Every once in a while, I like to do a “guest post” here, using something I previously posted on my other quotation blog, QuoteCounterquote.com. I recently heard some news commentator use the phrase “comfort the afflicted and afflict the comfortable” on a cable news channel and wondered how many modern listeners are familiar with that old saying. In case you’re not, here’s a post that discusses to origins of those words and some notable uses and variations…
THE LINE THAT LED TO A FAMOUS MISQUOTE:
“Th’ newspaper does ivrything f’r us…comforts th’ afflicted, afflicts th’ comfortable.”
Finley Peter Dunne (1867-1936)
American journalist and humorist
Dunne put this quote in the mouth of “Mr. Dooley,” the witty Irish character who was featured in Dunne’s popular newspaper column relating what Dooley said on various topics in a heavy Irish brogue. The line was first used in a column titled “Mr. Dooley on Newspaper Publicity,” published in many US newspapers on October 5, 1902 and reprinted in the book collecting Dunne’s columns, Observations by Mr. Dooley (1902). Dooley’s remark led to many other quotes about comforting the afflicted and afflicting the comfortable.
The full quote as Dunne wrote it is:
“Th’ newspaper does ivrything f’r us. It runs th’ polis foorce an’ th’ banks, commands th’ milishy, conthrols th’ ligislachure, baptizes th’ young, marries th’ foolish, comforts th’ afflicted, afflicts th’ comfortable, buries th’ dead an’ roasts thim aftherward.”
The plain English “translation” is:
“The newspaper does everything for us. It runs the police force and the banks, commands the militia, controls the legislature, baptizes the young, marries the foolish, comforts the afflicted, afflicts the comfortable, buries the dead and roasts them afterward.”
Dunne’s quote is often misquoted as “The duty [or job] of a newspaper is to comfort the afflicted and afflict the comfortable.” Indeed, that version has become a kind of motto for defenders of the free press. Ironically, Dunne’s piece was not meant as praise of the press. It’s actually a negative jab at newspapers who Mr. Dooley thinks print far too much minutiae about almost everything and everyone and pokes into the private lives of citizens far too much.
Mr. Dooley complains that, because newspapers regularly print gossip and photos about local citizens, “There are no such things as private citizens” anymore. Interestingly, many of his criticisms of newspapers sound similar to modern concerns about the internet and social media.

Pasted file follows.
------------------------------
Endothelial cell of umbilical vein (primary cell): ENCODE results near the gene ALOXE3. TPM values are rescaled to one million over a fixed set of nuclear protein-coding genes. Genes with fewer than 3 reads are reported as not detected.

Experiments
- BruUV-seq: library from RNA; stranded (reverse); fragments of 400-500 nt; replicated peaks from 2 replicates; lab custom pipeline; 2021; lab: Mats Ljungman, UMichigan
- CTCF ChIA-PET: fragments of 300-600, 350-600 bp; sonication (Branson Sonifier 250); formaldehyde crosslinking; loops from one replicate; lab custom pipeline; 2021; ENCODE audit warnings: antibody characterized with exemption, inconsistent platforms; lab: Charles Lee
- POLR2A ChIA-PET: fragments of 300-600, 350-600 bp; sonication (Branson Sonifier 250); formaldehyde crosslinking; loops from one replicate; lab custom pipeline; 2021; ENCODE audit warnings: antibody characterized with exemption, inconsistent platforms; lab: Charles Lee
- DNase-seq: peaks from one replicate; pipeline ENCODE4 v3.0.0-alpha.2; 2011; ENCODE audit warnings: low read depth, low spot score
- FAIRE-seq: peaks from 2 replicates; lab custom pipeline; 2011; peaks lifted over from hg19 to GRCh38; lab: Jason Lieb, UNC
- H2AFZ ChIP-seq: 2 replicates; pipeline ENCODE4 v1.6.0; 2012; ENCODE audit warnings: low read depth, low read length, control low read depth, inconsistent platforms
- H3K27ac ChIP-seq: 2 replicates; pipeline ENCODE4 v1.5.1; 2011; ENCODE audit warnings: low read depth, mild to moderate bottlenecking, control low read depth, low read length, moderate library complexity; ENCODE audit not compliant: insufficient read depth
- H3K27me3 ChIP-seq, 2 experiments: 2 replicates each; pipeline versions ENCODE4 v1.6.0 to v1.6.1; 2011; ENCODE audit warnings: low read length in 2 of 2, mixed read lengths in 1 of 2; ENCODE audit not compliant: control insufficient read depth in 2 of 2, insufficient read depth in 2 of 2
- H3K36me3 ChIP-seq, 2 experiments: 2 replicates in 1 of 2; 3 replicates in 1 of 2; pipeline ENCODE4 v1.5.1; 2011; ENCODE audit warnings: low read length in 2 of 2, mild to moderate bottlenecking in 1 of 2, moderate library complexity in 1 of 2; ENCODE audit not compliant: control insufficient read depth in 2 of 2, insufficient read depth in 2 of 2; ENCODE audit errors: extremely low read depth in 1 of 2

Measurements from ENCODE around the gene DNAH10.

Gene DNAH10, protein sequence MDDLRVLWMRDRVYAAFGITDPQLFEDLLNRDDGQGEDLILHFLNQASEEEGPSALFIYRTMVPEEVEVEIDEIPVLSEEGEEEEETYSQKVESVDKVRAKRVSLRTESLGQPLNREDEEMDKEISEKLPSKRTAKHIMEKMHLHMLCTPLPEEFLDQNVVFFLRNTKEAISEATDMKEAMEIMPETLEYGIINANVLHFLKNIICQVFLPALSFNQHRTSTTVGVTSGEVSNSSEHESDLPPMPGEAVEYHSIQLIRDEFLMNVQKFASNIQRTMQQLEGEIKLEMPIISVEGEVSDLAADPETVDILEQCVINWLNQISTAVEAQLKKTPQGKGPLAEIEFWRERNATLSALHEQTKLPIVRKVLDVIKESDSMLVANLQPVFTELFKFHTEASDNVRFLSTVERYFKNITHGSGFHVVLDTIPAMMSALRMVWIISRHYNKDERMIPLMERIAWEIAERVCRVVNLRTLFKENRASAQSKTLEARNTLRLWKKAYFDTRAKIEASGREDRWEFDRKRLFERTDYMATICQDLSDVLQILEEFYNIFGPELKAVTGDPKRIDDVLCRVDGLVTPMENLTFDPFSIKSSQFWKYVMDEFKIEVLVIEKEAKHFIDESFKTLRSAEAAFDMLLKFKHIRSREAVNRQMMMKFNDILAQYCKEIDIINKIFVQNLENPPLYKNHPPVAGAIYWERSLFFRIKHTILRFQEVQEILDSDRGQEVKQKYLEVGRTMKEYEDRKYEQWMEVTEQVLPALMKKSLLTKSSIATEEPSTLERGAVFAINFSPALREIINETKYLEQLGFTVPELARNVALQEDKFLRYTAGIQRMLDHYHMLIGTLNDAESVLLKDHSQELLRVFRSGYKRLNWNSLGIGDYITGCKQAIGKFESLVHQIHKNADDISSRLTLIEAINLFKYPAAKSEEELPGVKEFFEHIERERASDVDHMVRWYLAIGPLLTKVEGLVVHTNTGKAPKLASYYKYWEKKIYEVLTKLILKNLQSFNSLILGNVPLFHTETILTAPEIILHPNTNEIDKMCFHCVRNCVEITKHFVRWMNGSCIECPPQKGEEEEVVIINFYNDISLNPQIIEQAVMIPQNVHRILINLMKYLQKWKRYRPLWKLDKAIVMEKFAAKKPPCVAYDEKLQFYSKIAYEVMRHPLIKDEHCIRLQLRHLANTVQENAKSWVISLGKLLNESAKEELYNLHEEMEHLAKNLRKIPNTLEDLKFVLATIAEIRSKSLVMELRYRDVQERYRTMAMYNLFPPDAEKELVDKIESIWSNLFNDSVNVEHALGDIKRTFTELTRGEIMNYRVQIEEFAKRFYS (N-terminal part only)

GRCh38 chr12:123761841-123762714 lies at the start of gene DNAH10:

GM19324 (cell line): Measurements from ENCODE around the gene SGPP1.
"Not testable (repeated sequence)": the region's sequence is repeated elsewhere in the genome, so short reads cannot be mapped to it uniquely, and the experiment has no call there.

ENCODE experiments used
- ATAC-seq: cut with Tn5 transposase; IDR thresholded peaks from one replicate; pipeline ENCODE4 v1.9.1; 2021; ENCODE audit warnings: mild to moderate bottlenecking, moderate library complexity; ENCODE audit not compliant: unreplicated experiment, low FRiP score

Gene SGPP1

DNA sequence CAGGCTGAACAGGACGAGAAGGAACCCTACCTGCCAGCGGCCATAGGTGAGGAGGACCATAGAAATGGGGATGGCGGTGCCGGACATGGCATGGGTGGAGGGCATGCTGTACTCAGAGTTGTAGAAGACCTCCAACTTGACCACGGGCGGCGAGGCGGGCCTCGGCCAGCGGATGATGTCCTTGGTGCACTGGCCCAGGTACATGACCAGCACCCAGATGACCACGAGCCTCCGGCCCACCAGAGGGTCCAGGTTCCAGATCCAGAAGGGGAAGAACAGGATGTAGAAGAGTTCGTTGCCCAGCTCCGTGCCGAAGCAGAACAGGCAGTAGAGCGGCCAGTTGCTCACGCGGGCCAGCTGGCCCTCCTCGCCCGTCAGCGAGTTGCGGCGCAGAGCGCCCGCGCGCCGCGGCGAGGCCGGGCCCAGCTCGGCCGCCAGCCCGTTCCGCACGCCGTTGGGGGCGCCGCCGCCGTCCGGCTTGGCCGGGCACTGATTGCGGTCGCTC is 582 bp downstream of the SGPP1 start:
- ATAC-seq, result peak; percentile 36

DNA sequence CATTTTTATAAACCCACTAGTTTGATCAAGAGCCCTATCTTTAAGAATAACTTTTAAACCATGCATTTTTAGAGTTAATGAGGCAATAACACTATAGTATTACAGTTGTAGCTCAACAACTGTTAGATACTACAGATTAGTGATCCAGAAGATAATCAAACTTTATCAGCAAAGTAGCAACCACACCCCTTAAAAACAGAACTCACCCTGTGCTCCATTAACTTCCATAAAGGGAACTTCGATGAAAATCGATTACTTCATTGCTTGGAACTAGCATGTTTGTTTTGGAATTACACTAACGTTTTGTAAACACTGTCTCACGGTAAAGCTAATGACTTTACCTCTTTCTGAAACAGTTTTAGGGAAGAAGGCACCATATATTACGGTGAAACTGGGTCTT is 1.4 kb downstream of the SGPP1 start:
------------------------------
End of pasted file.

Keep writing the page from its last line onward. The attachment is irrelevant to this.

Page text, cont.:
THE NEWSPAPER VERSION:
“Mr. Brady, it is the duty of a newspaper to comfort the afflicted and afflict the comfortable.”
Actor Spencer Tracy, in the 1960 movie Inherit the Wind. Tracy, playing defense lawyer Henry Drummond, says the line to Fredric March, playing prosecuting attorney Matthew Harrison Brady.
The film is an adaptation of the 1955 play of the same name, a fictionalized account of the infamous “Scopes Monkey Trial.” Tracy’s famous line is not in the play, which was written by Jerome Lawrence and Robert Edwin Lee. The movie script based on the play was written by Nedrick Young and Harold Jacob Smith. I suspect the famous line was created by Young, who was blacklisted as a Communist sympathizer during the McCarthy era and hired (secretly) by the film’s director Stanley Kramer. Young didn’t coin the saying. As noted in a post on the Quote Investigator site, a filler item in 1914 a newspaper in Danville, Kentucky said: “Mr. Dooley says the duty of the newspapers is to comfort the afflicted and to afflict the comfortable.” That was followed by many similar uses of this saying about newspapers that predate the movie Inherit the Wind, which premiered in London on July 7, 1960.
THE CHRISTIAN VERSION:
“The business of the ministry is to comfort the afflicted and afflict the comfortable.”
Frederick W. Burnham (1871-1960)
Pastor in Richmond, Virginia
In an editorial published on March 11, 1944 in The Latrobe Bulletin, Burnham attributed this saying to an unnamed “young minister.” It’s an early version of many quotes that have applied the “comfort the afflicted and afflict the comfortable” concept to Christianity and Christian ministries.
THE ELEANOR ROOSEVELT APPLICATION:
“No woman has ever so comforted the distressed – or distressed the comfortable.”
Clare Boothe Luce (1903-1987)
American author, Conservative Republican politician and US Ambassador
Luce used this line speech in which she praised Eleanor Roosevelt at and event honoring her on May 21, 1950. At that event, the left-leaning, Democratic widow of President Franklin D. Roosevelt received an award for her service to the poor and “underprivileged.” Back then, political opponents from different parties actually said some nice things about each other.
J.K. GALBRAITH’S VARIATION:
“In all life one should comfort the afflicted, but verily, also, one should afflict the comfortable, and especially when they are comfortably, contentedly, even happily wrong.”
John Kenneth Galbraith (1908-2006)
Canadian-born economist, public official, and liberal activist
From his 1989 commencement speech at Smith College, Massachusetts, titled “In Pursuit of the Simple Truth.” (Because London’s Guardian newspaper reprinted the speech on July 28, 1989, that is the usual citation for the source, rather than the commencement speech.)